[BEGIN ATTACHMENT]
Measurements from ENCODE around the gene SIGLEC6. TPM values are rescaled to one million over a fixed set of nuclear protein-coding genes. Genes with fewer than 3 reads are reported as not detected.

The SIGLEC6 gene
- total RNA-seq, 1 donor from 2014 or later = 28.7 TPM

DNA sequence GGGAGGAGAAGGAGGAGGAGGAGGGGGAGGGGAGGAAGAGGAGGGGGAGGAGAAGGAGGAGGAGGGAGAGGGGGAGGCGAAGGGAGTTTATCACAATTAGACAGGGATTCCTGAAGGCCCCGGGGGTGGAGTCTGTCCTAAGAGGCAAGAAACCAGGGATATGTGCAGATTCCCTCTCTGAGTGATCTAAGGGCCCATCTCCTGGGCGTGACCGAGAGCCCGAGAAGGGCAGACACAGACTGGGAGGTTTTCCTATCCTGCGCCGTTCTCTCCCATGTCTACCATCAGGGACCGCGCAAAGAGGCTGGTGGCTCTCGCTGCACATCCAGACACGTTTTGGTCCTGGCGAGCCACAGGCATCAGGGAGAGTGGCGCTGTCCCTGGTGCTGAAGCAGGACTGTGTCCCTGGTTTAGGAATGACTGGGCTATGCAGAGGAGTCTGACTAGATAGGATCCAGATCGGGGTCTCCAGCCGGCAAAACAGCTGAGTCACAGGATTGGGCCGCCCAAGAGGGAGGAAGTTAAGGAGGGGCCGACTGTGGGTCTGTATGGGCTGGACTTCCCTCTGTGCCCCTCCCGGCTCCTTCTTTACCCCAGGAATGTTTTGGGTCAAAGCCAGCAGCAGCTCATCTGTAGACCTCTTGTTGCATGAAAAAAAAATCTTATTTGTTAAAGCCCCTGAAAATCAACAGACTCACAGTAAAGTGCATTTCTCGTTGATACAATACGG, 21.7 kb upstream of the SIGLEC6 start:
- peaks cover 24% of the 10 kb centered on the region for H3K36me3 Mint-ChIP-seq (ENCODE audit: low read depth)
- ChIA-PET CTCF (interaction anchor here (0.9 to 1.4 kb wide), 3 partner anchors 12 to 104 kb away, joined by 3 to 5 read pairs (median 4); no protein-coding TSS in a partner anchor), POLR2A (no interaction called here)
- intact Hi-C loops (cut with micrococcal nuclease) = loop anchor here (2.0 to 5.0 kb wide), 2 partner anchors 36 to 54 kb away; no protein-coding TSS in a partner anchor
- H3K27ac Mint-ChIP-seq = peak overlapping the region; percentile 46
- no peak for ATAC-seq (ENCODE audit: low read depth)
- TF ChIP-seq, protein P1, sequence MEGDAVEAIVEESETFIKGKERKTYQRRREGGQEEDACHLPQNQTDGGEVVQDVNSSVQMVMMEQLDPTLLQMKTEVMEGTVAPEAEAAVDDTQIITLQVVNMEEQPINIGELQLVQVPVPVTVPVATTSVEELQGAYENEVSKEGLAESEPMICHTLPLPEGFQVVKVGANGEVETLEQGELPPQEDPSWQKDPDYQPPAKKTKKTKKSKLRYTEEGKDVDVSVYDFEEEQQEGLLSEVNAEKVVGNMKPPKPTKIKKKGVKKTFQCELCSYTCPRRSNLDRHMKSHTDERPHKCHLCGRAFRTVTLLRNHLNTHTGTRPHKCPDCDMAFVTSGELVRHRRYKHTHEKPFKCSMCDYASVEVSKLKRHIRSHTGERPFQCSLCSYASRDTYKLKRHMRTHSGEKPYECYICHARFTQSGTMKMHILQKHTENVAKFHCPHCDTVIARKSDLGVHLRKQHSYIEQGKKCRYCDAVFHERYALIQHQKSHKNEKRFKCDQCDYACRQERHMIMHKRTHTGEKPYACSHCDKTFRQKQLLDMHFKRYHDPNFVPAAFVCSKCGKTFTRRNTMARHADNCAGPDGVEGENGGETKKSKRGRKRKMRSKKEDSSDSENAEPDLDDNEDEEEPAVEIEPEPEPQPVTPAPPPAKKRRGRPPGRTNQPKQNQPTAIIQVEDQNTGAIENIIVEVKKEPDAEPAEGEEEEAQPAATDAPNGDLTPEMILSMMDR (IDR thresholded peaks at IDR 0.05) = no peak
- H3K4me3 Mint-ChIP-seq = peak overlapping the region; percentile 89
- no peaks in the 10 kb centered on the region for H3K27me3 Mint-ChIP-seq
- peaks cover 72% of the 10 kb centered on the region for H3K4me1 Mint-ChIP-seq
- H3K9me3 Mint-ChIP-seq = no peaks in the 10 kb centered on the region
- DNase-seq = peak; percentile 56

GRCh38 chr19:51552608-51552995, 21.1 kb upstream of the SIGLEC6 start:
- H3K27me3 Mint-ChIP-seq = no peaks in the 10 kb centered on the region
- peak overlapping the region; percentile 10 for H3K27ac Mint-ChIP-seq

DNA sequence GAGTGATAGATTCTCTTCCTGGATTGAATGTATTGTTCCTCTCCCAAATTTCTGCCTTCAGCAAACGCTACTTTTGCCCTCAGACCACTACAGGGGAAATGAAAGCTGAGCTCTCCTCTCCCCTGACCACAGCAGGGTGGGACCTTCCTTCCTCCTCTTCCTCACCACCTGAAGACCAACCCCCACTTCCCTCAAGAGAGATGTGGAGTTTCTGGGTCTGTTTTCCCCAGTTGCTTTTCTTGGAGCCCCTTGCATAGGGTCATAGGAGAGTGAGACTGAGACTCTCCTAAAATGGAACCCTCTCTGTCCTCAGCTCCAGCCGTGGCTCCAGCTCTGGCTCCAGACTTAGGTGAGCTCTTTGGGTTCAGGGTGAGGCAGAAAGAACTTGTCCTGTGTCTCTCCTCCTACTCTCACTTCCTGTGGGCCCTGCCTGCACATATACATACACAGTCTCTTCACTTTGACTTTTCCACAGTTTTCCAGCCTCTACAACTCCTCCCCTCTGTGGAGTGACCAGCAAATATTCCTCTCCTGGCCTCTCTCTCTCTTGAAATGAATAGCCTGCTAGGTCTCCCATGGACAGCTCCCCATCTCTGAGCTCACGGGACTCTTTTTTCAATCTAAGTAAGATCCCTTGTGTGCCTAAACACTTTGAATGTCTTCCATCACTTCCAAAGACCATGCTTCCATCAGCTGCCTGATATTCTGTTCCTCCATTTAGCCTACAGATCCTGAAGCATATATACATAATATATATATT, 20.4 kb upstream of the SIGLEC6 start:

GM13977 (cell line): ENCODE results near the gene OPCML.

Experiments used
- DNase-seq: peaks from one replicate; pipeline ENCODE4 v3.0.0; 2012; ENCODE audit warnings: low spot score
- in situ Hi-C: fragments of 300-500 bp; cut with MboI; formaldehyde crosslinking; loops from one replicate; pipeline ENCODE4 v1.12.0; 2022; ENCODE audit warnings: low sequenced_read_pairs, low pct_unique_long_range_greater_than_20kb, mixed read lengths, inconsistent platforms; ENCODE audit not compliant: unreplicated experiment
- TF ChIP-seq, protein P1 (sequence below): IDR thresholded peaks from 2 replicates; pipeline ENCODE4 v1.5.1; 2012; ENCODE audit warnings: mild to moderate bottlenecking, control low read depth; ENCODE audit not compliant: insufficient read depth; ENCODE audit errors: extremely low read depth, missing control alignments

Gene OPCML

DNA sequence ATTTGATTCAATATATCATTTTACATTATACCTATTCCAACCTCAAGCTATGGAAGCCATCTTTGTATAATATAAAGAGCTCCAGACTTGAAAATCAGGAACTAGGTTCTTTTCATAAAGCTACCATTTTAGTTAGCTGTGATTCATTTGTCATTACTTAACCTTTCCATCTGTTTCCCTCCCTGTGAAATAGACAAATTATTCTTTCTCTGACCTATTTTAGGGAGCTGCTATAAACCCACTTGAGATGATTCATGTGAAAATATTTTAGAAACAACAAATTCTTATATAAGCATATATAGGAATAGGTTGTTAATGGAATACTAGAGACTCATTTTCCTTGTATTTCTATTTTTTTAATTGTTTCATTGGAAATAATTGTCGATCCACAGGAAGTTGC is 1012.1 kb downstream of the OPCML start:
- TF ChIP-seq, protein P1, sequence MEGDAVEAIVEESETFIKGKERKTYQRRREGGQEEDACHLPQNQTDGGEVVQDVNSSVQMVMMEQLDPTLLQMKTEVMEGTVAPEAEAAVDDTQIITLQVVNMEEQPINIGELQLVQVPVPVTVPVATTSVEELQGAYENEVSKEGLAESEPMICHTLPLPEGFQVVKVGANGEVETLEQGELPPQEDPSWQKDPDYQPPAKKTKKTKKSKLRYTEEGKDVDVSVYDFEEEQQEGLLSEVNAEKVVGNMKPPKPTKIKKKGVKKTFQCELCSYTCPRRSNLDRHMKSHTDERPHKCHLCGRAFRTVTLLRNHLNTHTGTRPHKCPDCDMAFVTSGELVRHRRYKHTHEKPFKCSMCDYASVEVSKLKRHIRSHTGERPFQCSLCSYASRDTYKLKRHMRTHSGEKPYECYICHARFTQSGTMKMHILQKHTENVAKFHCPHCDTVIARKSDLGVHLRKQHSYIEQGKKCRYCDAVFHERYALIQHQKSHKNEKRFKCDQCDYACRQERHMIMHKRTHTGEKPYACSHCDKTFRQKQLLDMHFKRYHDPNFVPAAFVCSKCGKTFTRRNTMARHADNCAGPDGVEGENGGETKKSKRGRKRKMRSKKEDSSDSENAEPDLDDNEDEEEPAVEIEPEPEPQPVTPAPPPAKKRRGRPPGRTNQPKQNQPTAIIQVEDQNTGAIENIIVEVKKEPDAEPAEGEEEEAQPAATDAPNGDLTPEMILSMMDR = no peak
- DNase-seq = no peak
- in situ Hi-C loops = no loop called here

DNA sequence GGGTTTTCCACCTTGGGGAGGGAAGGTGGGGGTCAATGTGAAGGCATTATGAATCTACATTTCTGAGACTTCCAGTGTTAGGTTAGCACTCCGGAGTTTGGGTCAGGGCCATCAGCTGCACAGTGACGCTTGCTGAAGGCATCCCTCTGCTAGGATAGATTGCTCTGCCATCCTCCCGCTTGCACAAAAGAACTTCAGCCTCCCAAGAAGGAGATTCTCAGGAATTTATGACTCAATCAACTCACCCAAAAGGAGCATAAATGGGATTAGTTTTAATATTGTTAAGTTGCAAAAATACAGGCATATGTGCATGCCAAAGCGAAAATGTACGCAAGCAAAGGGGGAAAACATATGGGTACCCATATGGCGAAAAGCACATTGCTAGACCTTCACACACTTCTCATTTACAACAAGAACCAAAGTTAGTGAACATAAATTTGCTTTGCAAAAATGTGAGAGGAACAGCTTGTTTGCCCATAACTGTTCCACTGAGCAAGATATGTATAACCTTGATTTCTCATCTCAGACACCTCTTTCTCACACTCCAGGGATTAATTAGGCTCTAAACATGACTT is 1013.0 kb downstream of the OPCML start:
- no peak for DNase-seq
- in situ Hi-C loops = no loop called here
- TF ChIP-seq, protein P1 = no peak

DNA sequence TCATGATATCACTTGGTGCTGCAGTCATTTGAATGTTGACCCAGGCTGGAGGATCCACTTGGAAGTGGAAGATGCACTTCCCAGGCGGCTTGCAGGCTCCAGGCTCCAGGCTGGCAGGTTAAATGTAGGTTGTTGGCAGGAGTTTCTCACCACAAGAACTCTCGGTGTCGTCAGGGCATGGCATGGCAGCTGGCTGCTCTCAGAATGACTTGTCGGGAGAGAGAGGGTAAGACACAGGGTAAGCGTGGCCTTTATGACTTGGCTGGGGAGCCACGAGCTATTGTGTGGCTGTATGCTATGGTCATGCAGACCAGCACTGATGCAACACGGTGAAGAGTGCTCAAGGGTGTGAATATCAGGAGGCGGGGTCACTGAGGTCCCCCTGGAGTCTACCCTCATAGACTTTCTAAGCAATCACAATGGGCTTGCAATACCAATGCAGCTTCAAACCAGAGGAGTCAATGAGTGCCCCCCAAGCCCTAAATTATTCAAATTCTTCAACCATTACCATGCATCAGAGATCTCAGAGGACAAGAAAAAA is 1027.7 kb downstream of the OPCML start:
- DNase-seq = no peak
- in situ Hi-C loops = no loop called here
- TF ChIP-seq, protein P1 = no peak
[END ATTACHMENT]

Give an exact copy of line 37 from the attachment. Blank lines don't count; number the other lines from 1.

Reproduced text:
- TF ChIP-seq, protein P1 = no peak